Coronavirus FAQ: What is long COVID? And what is my risk of getting it?

COVID
RLT_Images/Getty Images

Each week, we answer frequently asked questions about life during the coronavirus crisis. If you have a question you'd like us to consider for a future post, email us at goatsandsoda@npr.org with the subject line: "Weekly Coronavirus Questions." See an archive of our FAQs here.

One of the most frightening aspects of COVID-19 now seems to be the potential that symptoms could linger after an infection. What is my risk of having long COVID-19 if I become infected? And does being vaccinated change that?

Over the past year, there's been a flurry of research published about long COVID-19. Dozens of these studies try to estimate the risk of having lingering symptoms months after a COVID-19 infection.

But when you look closely at the data, a huge inconsistency emerges: The estimates of the prevalence of long COVID-19 range wildly, from less than 5 percent to nearly 60 percent of total COVID-19 cases. So what's going on?

"It can be really confusing, even to scientists," says Christina Pagel, who directs the Clinical Operational Research Unit at University College of London.

One of the major problems is with this term "long COVID." What scientists, doctors and the media have been calling "long COVID" isn't just one disease or disorder. "It's looking like what has been grouped together as 'long COVID' is actually two or three different groups of disorders," Pagel says.

Each one of those disorders may have a particular set of symptoms and causes. Some affect populations differently than others, or linger for a different period of time.

Severe illness puts you at high risk of long COVID

Many of the early studies focused primarily on people who have been hospitalized with COVID-19. "Obviously, these people will have more severe illnesses," says geriatrician Dr. Claire Steves at King's College London. Some people spend time in the ICU or on a ventilator.

With this severe illness comes a high risk of organ damage, either due to the virus itself or the body's response to fight it. "Some people may have respiratory scarring and a kind of fibrosis that comes from having had inflammation in the lungs," she says.

Some people have inflammation in their heart muscle, called myocarditis. Some have inflammation in their blood vessels or their brains. "In some individuals, there's definite evidence of changes in the areas of the brain that are sensitive to smell," Steves says.

This tissue damage and inflammation can cause a whole host of lingering symptoms, including a fast heart rate, severe fatigue, breathing problems and cognitive problems.

And organ damage can take a long time to heal, no matter the cause of it. In fact, whenever a person is critically ill in the hospital, symptoms can linger, says primary care doctor and bioethicist Dr. Zackary Berger at Johns Hopkins University.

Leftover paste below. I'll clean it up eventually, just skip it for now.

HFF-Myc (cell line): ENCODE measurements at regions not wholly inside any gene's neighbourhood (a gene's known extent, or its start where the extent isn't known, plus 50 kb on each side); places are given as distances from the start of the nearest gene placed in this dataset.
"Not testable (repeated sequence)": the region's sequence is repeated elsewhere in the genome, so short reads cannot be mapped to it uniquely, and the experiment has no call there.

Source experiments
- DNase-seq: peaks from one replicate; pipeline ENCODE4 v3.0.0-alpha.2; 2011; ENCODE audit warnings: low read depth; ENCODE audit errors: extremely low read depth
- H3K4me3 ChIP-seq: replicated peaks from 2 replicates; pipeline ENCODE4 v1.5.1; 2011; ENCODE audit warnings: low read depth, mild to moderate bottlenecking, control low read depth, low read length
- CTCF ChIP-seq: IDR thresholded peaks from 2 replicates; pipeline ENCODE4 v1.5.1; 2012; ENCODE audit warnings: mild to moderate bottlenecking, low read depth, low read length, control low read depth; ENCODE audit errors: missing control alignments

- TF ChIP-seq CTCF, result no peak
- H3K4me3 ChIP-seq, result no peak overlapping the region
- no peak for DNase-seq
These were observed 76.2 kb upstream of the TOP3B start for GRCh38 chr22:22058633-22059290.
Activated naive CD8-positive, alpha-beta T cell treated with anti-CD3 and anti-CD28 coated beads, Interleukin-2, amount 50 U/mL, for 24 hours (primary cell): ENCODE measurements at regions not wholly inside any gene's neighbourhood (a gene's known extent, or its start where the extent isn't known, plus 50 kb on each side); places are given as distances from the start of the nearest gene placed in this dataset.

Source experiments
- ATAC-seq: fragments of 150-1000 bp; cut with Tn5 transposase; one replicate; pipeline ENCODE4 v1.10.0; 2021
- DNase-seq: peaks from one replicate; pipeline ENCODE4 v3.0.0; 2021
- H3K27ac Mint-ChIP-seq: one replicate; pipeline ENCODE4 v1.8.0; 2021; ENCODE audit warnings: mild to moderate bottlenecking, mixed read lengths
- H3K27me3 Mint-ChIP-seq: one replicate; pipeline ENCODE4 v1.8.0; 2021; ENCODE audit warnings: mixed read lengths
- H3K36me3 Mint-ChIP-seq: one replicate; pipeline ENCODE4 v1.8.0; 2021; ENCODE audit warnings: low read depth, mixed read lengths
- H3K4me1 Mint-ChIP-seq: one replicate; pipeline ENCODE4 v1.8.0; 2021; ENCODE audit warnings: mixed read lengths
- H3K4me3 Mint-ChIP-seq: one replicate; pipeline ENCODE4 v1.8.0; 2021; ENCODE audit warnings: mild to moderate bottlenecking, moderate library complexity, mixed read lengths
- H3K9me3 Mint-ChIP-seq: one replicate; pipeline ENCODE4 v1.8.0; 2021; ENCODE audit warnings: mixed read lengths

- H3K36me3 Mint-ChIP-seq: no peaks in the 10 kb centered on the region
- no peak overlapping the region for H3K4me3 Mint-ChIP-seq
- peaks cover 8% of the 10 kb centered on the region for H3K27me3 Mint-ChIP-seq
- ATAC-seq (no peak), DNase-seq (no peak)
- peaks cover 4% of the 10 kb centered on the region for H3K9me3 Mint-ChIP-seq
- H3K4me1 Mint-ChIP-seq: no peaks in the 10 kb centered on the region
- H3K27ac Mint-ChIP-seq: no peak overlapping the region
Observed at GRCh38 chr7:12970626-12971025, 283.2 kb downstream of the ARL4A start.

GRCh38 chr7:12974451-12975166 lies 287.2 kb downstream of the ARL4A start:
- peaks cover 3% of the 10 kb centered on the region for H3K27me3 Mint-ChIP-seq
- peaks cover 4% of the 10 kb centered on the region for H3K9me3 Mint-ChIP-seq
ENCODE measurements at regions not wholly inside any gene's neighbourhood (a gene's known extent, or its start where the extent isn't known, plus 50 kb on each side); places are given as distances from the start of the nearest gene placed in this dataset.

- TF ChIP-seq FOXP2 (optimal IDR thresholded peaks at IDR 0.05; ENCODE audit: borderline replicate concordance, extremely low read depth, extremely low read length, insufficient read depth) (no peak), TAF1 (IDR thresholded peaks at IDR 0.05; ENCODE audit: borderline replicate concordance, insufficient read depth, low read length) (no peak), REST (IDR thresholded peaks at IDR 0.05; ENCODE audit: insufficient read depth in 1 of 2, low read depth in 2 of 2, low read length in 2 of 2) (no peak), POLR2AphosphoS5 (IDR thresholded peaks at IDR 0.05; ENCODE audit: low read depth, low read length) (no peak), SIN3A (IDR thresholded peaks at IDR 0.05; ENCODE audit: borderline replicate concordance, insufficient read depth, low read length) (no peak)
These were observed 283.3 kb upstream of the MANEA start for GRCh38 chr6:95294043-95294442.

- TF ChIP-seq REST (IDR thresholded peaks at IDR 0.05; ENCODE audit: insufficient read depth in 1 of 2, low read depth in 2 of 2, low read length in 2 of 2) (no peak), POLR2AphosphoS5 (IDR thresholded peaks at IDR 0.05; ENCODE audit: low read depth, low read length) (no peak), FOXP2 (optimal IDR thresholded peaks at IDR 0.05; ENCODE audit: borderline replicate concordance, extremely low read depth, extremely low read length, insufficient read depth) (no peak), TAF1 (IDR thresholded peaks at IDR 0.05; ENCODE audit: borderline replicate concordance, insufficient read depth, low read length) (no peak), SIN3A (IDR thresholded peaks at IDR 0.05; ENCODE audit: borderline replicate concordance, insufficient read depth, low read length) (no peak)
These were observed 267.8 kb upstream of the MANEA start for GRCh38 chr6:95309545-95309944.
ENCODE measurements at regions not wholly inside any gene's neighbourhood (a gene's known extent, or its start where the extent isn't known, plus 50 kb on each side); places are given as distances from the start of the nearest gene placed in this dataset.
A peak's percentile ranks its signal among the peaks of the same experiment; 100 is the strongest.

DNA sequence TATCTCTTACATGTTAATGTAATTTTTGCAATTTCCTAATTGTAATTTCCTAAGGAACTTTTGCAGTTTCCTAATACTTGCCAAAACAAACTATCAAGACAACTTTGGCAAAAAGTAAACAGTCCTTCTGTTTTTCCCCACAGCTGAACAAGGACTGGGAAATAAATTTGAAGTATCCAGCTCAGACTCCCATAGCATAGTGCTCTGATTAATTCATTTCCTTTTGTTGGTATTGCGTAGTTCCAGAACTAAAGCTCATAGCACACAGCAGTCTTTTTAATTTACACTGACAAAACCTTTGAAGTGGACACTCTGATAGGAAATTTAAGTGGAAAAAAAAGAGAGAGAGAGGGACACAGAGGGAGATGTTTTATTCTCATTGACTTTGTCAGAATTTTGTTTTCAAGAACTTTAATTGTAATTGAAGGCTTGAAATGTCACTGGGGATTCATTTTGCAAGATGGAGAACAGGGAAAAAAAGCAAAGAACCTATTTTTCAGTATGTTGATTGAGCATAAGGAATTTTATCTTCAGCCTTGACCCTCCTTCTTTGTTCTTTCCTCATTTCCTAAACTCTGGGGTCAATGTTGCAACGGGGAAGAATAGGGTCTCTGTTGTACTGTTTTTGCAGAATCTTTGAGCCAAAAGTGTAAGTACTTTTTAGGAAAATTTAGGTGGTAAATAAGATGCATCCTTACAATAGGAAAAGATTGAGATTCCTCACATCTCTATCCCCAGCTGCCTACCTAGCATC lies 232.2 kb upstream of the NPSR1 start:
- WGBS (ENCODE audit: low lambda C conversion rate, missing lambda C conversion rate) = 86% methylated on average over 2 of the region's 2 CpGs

"It's well known that people take a long time to recover after a critical illness," Berger says. "So I think it's not surprising that people who end up in the ICU would take longer to recover."

Studies have found that for people hospitalized with COVID, the risk of lingering symptoms six months after COVID is quite high, around 50 percent, Steves says.

Mild or moderate illness can cut the risk considerably

Many news reports have suggested that the risk of getting long COVID-19 after a mild or moderate infection appears similar to the risk after a severe case. Indeed, some studies have found that up to 60 percent of people report one or more lingering symptoms six months after catching SARS-CoV-2, including fatigue, brain fog, difficulty breathing, chest pain, coughing, joint and muscle pain, abdominal symptoms, headaches and anxiety or depression.

But many of these studies are missing what's known as a control group. That is, they don't take into account that these symptoms may be common in people who haven't had COVID-19 — or who have had other kinds of infections. In other words, scientists aren't sure whether these symptoms are linked specifically to COVID, or are typical for recovery from many infectious diseases that no one has paid attention to.

"There's this belief that you have an infectious disease, you get your treatment for it and you're finished with it. You go back to work and you're fine," Berger says. "But for a lot of people, being sick isn't like that."

Take, for instance, a bout of pneumonia caused by bacteria. Antibiotics can end the infection. But then many people endure symptoms weeks later. "Half of the people have problems breathing a month after pneumonia," Berger says. "That's a lot of people, right?

The same goes for the flu. And a study, published in September, demonstrates this idea clearly. Researchers in England analyzed the electronic health records of nearly 400,000 people with either a confirmed flu or COVID-19 diagnosis. Then they looked to see who had lingering symptoms. Nearly 60 percent of people with COVID-19 had at least one symptom lasting six months, but nearly 40 percent of people with the flu also had at least one persisting symptom, similar to those seen in people with COVID-19.